“The unread story is not a story; it is little black marks on wood pulp. The reader, reading it, makes it live: a live thing, a story.”
― Ursula K. Le Guin,
If nothing else, attempt to master the art of story and the quality of your work will improve.
I say “attempt” because story is so large, so all encompassing that it will take most a lifetime to gain even a journeyman’s level of craftsmanship. It’s only a few who ever truly master the art of story.
But that shouldn’t stop us from trying. And it’s only by bleeding onto the page that those masters were made in the first place.
That’s why you’re here after all. To learn. So let’s get to it.
Story has a structure.
Yes, I know there are unstructured stories in the world, but you could also argue that an unstructured structure is a structure (ponder that for a second…)
Going back to a classical narrative again, there are certain stylistic elements that we see again and again throughout history that for some reason, they resonate with our human brains. We think in a linear, causal, consistent way.
How do we write stories with resonance?
By learning how to structure our stories, we harness the power of these ancient storytelling archtypes and techniques.
Let’s break it down.
The smallest part of a story is a beat.
Referring back to Story: Style, Structure, Substance, and the Principles of Screenwriting by Robert McKee, he defines a beat as a behavioral exchange shown in action/reaction.
Let me give you an example.
“And again, the slip, the lunge, that brush of fingertips, and he’s watching his daughter as she’s carried away. This time, though, he doesn’t leap. He clings frozen to the rock, his stomach knotted, his mind a howling void. Daddy! Just before Mara disappears, he reaches out to her—one arm raised, as if in farewell. She reaches back, and for just a moment, their eyes meet. Just a moment, and she’s gone.” – Vernal Fall by Edward Ashton (January 2017)
Now apply the beats–the behavioral exchanges resulting in either an action or reaction:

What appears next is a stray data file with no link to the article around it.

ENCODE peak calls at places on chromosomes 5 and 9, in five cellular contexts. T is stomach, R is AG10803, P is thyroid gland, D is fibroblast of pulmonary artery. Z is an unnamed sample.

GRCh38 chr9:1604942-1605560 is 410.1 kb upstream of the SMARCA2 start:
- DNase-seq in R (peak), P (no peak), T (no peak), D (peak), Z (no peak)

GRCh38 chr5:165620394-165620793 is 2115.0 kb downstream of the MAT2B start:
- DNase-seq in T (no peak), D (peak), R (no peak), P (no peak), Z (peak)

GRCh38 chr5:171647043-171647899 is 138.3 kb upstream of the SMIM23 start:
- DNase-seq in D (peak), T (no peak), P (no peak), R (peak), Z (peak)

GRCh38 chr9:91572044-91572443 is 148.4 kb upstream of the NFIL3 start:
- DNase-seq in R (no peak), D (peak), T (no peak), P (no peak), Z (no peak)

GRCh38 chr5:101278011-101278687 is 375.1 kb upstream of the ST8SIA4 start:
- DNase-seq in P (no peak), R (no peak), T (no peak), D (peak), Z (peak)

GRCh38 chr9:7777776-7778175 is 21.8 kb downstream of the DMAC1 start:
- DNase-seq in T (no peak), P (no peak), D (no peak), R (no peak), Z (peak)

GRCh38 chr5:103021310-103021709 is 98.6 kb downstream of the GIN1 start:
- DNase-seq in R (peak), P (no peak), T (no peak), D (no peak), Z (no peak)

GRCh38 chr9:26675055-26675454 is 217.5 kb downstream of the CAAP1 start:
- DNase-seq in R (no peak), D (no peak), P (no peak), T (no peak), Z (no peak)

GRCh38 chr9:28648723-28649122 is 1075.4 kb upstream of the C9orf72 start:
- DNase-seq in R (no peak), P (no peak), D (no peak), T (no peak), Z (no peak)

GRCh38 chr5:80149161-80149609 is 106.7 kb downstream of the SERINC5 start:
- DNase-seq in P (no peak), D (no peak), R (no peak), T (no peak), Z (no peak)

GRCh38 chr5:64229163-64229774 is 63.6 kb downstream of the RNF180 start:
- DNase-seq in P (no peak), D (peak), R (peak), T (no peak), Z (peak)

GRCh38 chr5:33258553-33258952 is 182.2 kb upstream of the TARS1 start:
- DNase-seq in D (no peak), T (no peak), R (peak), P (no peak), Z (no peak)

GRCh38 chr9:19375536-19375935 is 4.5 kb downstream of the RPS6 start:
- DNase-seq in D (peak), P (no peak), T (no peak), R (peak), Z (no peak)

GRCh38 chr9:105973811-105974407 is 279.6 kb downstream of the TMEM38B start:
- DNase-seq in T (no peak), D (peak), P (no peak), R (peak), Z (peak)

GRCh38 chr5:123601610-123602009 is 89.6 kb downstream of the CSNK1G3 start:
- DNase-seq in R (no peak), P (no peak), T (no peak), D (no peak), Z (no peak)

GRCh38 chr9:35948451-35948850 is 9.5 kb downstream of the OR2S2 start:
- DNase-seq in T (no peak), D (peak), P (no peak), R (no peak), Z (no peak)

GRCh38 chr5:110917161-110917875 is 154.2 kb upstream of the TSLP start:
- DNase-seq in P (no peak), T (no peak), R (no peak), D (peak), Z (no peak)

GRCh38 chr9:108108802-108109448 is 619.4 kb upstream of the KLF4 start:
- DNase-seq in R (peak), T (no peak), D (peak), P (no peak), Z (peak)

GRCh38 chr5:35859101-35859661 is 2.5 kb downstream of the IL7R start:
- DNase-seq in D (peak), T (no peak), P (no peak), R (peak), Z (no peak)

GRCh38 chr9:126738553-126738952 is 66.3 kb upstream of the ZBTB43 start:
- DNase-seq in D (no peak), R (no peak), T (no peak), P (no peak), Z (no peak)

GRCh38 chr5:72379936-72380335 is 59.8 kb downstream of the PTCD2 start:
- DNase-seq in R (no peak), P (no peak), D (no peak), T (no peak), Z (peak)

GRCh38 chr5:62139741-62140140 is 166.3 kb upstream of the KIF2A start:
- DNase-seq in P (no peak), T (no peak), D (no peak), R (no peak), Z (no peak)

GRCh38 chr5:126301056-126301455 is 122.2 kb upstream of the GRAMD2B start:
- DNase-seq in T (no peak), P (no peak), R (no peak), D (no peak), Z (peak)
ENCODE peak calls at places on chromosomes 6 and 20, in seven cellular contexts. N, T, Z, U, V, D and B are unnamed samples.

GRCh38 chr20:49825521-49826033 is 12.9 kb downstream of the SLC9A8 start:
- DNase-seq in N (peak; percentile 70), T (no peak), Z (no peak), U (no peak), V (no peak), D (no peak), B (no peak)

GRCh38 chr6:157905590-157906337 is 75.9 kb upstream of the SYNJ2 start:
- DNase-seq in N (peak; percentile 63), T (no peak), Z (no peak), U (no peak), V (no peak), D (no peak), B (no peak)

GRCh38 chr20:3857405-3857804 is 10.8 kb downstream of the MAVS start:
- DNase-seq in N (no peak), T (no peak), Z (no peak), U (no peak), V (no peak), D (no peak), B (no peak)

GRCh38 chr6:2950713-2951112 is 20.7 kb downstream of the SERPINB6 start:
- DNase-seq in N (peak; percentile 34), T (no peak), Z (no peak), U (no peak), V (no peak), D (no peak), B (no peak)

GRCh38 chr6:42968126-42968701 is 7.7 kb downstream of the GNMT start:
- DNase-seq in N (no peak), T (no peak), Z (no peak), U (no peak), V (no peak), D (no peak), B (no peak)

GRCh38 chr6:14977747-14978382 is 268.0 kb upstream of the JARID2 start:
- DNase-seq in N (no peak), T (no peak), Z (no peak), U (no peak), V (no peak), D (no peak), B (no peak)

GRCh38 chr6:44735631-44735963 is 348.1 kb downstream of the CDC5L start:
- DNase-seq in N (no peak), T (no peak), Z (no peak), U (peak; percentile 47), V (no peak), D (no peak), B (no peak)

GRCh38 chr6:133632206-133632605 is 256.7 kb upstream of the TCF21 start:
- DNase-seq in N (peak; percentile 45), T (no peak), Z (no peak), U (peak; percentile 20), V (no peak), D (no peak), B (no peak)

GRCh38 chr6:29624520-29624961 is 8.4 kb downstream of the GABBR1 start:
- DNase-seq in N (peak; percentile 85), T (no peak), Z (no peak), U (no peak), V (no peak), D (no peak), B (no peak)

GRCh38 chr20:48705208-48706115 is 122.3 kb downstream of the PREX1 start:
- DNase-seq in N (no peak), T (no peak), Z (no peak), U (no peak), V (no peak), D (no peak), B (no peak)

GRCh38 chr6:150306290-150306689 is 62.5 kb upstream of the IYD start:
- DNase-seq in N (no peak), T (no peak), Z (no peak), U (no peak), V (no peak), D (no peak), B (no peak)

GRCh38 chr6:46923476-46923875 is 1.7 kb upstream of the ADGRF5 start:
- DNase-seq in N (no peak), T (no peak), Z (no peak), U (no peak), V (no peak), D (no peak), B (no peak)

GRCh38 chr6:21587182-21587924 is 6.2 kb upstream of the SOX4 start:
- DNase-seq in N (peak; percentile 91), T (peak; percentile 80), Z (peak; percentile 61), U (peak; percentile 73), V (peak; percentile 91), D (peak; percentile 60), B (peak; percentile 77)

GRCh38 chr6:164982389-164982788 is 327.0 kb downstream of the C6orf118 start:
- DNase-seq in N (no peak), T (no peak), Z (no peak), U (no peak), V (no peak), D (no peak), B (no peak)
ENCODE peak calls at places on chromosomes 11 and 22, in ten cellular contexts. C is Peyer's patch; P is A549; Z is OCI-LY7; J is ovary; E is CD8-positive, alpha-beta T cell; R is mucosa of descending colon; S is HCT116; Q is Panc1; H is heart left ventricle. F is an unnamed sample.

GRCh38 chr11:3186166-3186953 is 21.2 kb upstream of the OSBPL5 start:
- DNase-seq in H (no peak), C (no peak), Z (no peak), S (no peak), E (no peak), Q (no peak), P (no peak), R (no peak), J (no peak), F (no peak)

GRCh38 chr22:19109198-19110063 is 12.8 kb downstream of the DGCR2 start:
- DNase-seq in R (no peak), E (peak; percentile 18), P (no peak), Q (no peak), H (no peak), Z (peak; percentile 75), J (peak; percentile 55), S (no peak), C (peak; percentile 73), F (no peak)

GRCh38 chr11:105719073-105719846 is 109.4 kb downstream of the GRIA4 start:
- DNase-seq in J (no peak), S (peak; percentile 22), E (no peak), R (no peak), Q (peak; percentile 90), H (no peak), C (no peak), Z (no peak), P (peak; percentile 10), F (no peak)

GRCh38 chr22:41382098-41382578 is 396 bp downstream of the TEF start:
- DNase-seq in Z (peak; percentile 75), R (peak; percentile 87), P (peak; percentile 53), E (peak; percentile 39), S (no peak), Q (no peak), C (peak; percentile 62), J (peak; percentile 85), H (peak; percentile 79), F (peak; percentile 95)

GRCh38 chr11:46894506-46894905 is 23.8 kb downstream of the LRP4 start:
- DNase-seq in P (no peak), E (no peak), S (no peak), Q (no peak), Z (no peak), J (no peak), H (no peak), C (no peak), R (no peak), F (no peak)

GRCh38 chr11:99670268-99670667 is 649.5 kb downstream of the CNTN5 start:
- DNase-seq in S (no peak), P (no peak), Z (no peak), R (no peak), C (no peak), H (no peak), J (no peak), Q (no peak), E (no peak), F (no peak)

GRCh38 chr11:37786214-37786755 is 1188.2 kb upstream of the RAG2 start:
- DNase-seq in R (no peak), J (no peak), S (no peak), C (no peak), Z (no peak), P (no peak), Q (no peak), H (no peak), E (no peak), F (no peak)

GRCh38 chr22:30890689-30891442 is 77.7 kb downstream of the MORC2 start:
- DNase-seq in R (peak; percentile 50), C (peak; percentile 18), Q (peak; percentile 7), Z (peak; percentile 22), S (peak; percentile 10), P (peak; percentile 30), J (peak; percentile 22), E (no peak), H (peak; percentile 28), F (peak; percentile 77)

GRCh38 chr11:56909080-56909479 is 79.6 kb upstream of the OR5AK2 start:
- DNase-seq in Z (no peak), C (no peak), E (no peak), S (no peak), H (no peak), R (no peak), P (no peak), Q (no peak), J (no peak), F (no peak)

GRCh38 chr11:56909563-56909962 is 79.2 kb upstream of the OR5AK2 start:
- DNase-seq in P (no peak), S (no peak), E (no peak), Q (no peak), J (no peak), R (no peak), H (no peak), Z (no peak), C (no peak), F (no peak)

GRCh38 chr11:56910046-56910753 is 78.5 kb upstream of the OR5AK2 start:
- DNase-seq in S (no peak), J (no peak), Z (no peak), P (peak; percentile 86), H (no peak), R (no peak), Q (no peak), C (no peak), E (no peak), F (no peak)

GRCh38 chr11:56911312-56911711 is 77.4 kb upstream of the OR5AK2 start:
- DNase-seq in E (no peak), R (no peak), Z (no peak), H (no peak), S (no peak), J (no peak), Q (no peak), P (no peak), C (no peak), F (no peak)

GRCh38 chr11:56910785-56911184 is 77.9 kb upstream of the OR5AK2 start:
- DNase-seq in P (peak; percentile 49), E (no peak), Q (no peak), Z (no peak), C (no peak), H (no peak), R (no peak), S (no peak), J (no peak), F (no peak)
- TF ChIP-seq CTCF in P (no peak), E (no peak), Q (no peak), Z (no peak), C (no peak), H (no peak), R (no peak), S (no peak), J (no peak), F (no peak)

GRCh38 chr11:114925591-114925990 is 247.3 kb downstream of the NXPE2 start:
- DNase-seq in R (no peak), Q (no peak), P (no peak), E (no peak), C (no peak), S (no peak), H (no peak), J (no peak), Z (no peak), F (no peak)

And again, the slip, the lunge, that brush of fingertips (Action), and he’s watching his daughter as she’s carried away (Reaction).
This time, though, he doesn’t leap(Action or lack thereof). He clings frozen to the rock, his stomach knotted, his mind a howling void(Reaction).
Daddy! Just before Mara disappears, he reaches out to her(Action)—one arm raised, as if in farewell. She reaches back(Reaction),
and for just a moment, their eyes meet(action). Just a moment, and she’s gone.(Reaction)
Can you see the way the beats build? The tension in this one short paragraph rises dramatically through the use of action/reaction beats until the final beat where Mara goes over the edge of the waterfall.
I remember reading this story in slush and being unable to breath because the tension, the way the author builds those beats is just exquisite. If you haven’t read the whole story, go now. Read “Vernal Fall” by Edward Ashton.
Beats build scenes.
A scene is a conflict caused action that changes some aspect of the character’s life in either a positive or negative way. Ideally, every scene should create meaningful change.
Did you catch the important parts there?
If we’re building our scenes using beats, and every beat is an action/reaction, now we’re compiling those action/reactions, building the intensity, cranking up the conflict, until something changes.
Can it change back? Sure. Reversals happen all the time–until the end of the story. The reader will be disappointed if you rewind the story and take it all back. But we’ll get to that another day when we talk about fulfilling promises.